Use

The main use of UTF-32 is in internal APIs where the data is single code points or glyphs, rather than strings of characters. For instance, in modern text rendering, it is common that the last step is to build a list of structures each containing coordinates (x,y), attributes, and a single UTF-32 code point identifying the glyph to draw. Often non-Unicode information is stored in the "unused" 11 bits of each word.

Use of UTF-32 strings on Windows (where wchar_t is 16 bits) is almost non-existent. On Unix systems, UTF-32 strings are sometimes, but rarely, used internally by applications, due to the type wchar_t being defined as 32 bit. Python versions up to 3.2 can be compiled to use them instead of UTF-16; from version 3.3 onward all Unicode strings are stored in UTF-32 but with leading zero bytes optimized away "depending on the [code point] with the largest Unicode ordinal (1, 2, or 4 bytes)" to make all code points that size.[5] Seed7 and Lasso programming languages encode all strings with UTF-32, in the belief that direct indexing is important, whereas Julia language had UTF-32 as one of the native encodings for strings (in addition to UTF-8 and UTF-16) in the standard library, but simplified to having only UTF-8 strings (with all the other encodings considered legacy and moved out of the standard library to package[6]) in accordance with the "UTF-8 Everywhere Manifesto".[7]

Variants

Though technically invalid, the surrogate halves are often encoded and allowed. This allows invalid UTF-16 (such as Windows filenames) to be translated to UTF-32, similar to how the WTF-8 variant of UTF-8 works. Sometimes paired surrogates are encoded instead of non-BMP characters, similar to CESU-8. Due to the large number of unused 32-bit values, it is also possible to preserve invalid UTF-8 by using non-Unicode values to encode UTF-8 errors, though there is no standard for this.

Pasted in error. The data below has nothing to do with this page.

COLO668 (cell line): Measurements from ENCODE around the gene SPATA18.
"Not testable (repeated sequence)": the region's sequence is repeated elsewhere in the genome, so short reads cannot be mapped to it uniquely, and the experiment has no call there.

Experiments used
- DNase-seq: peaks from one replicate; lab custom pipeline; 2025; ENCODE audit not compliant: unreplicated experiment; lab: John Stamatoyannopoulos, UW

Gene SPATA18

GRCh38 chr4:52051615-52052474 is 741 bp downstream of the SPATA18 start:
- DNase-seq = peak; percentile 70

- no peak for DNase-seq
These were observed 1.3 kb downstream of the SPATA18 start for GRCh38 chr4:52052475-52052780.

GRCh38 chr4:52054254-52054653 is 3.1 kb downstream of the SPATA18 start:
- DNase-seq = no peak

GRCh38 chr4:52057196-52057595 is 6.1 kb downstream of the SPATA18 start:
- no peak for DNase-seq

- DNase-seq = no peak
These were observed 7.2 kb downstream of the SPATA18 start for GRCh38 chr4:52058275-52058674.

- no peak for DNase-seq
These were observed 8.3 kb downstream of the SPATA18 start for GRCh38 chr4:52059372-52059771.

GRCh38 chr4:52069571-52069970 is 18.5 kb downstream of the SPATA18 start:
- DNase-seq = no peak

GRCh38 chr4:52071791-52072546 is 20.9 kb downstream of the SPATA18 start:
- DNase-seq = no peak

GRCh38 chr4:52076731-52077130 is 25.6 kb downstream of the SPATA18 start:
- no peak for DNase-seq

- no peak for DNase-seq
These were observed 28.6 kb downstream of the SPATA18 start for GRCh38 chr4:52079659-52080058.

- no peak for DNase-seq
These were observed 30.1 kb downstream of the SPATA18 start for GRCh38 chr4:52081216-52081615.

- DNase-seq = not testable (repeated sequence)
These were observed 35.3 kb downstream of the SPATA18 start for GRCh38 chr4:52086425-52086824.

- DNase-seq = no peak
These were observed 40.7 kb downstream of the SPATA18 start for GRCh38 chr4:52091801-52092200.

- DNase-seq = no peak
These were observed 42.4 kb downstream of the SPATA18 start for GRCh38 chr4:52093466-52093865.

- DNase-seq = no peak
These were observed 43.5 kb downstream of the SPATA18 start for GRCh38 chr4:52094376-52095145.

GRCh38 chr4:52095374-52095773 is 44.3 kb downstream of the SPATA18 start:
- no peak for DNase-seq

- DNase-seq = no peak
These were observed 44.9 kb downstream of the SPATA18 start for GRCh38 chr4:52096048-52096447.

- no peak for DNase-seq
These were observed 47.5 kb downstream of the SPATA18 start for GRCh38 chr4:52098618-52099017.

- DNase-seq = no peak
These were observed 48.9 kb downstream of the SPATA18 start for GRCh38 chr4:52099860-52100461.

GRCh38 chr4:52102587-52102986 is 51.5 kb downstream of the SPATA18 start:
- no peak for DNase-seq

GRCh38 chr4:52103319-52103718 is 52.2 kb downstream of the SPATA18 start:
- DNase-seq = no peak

See also

References

  1. ^ ISO/IEC 10646:2014 Clause 9.4: "Because surrogate code points are not UCS scalar values, UTF-32 code units in the range 0000 D800-0000 DFFF are ill-formed". Clause 4.57: "[UCS codespace] consisting of the integers from 0 to 10 FFFF (hexadecimal)". Clause 4.58: "[UCS scalar value] any UCS code point except high-surrogate and low-surrogate code points".
  2. ^ Mapping code points to Unicode encoding forms, § 1: UTF-32
  3. ^ THE UNIVERSAL CHARACTER SET (UCS)
  4. ^ https://www.ibm.com/developerworks/xml/library/x-utf8/
  5. ^ Löwis, Martin. "PEP 393 -- Flexible String Representation". python.org. Python. Retrieved 26 October 2014.
  6. ^ https://github.com/JuliaArchive/LegacyStrings.jl
  7. ^ "UTF-8 Everywhere Manifesto".

External links

Byte order mark

The byte order mark (BOM) is a Unicode character, U+FEFF BYTE ORDER MARK (BOM), whose appearance as a magic number at the start of a text stream can signal several things to a program reading the text:

The byte order, or endianness, of the text stream;

The fact that the text stream's encoding is Unicode, to a high level of confidence;

Which Unicode encoding the text stream is encoded as.BOM use is optional. Its presence interferes with the use of UTF-8 by software that does not expect non-ASCII bytes at the start of a file but that could otherwise handle the text stream.